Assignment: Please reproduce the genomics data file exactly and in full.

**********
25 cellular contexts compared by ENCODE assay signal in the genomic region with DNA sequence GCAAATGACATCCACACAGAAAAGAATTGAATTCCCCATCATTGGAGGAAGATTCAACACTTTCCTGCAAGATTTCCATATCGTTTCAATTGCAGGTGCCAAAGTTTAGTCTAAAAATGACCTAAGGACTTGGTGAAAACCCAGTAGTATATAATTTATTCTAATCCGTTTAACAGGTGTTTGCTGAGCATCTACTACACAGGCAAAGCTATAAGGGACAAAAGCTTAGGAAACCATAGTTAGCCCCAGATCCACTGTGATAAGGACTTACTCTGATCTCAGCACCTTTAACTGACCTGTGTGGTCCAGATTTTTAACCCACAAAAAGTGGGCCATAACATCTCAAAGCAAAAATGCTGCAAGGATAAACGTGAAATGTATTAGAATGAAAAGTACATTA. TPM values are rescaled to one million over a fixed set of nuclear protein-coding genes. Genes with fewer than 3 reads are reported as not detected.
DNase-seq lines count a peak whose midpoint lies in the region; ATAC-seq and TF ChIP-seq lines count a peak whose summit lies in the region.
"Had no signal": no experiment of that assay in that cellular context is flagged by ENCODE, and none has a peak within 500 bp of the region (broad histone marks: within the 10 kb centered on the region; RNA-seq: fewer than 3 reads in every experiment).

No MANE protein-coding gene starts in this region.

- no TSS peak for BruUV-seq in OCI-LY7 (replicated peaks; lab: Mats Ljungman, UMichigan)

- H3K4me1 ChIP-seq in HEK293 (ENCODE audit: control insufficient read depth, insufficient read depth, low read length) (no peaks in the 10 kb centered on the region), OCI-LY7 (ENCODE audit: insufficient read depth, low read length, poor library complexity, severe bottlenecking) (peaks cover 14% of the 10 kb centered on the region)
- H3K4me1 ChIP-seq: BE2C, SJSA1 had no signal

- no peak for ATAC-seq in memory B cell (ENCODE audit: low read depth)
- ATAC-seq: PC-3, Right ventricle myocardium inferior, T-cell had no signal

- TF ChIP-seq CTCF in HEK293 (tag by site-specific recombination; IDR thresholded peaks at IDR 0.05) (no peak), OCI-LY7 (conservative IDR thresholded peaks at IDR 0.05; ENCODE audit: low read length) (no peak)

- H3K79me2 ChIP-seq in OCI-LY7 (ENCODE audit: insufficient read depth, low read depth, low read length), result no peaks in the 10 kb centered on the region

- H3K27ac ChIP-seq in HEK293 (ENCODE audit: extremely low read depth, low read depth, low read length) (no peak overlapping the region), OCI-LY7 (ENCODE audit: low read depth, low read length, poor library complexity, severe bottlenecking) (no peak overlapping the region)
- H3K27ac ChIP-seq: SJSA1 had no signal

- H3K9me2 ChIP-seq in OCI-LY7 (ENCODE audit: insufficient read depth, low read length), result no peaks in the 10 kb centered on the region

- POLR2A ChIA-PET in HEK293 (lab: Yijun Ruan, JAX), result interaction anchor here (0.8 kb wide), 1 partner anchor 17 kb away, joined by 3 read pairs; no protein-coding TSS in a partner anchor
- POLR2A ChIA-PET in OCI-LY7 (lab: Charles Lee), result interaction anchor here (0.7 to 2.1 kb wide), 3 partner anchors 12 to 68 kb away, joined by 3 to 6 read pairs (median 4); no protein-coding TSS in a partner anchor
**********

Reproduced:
25 cellular contexts compared by ENCODE assay signal in the genomic region with DNA sequence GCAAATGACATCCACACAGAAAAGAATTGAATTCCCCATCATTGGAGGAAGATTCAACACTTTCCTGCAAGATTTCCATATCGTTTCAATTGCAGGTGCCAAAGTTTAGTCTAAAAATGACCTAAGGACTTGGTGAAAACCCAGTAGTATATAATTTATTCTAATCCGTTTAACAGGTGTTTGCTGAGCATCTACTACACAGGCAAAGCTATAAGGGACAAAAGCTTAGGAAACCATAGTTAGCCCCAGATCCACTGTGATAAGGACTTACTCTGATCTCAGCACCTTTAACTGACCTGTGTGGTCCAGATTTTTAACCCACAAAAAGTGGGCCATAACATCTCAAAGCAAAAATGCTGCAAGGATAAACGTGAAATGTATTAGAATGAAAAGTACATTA. TPM values are rescaled to one million over a fixed set of nuclear protein-coding genes. Genes with fewer than 3 reads are reported as not detected.
DNase-seq lines count a peak whose midpoint lies in the region; ATAC-seq and TF ChIP-seq lines count a peak whose summit lies in the region.
"Had no signal": no experiment of that assay in that cellular context is flagged by ENCODE, and none has a peak within 500 bp of the region (broad histone marks: within the 10 kb centered on the region; RNA-seq: fewer than 3 reads in every experiment).

No MANE protein-coding gene starts in this region.

- no TSS peak for BruUV-seq in OCI-LY7 (replicated peaks; lab: Mats Ljungman, UMichigan)

- H3K4me1 ChIP-seq in HEK293 (ENCODE audit: control insufficient read depth, insufficient read depth, low read length) (no peaks in the 10 kb centered on the region), OCI-LY7 (ENCODE audit: insufficient read depth, low read length, poor library complexity, severe bottlenecking) (peaks cover 14% of the 10 kb centered on the region)
- H3K4me1 ChIP-seq: BE2C, SJSA1 had no signal

- no peak for ATAC-seq in memory B cell (ENCODE audit: low read depth)
- ATAC-seq: PC-3, Right ventricle myocardium inferior, T-cell had no signal

- TF ChIP-seq CTCF in HEK293 (tag by site-specific recombination; IDR thresholded peaks at IDR 0.05) (no peak), OCI-LY7 (conservative IDR thresholded peaks at IDR 0.05; ENCODE audit: low read length) (no peak)

- H3K79me2 ChIP-seq in OCI-LY7 (ENCODE audit: insufficient read depth, low read depth, low read length), result no peaks in the 10 kb centered on the region

- H3K27ac ChIP-seq in HEK293 (ENCODE audit: extremely low read depth, low read depth, low read length) (no peak overlapping the region), OCI-LY7 (ENCODE audit: low read depth, low read length, poor library complexity, severe bottlenecking) (no peak overlapping the region)
- H3K27ac ChIP-seq: SJSA1 had no signal

- H3K9me2 ChIP-seq in OCI-LY7 (ENCODE audit: insufficient read depth, low read length), result no peaks in the 10 kb centered on the region

- POLR2A ChIA-PET in HEK293 (lab: Yijun Ruan, JAX), result interaction anchor here (0.8 kb wide), 1 partner anchor 17 kb away, joined by 3 read pairs; no protein-coding TSS in a partner anchor
- POLR2A ChIA-PET in OCI-LY7 (lab: Charles Lee), result interaction anchor here (0.7 to 2.1 kb wide), 3 partner anchors 12 to 68 kb away, joined by 3 to 6 read pairs (median 4); no protein-coding TSS in a partner anchor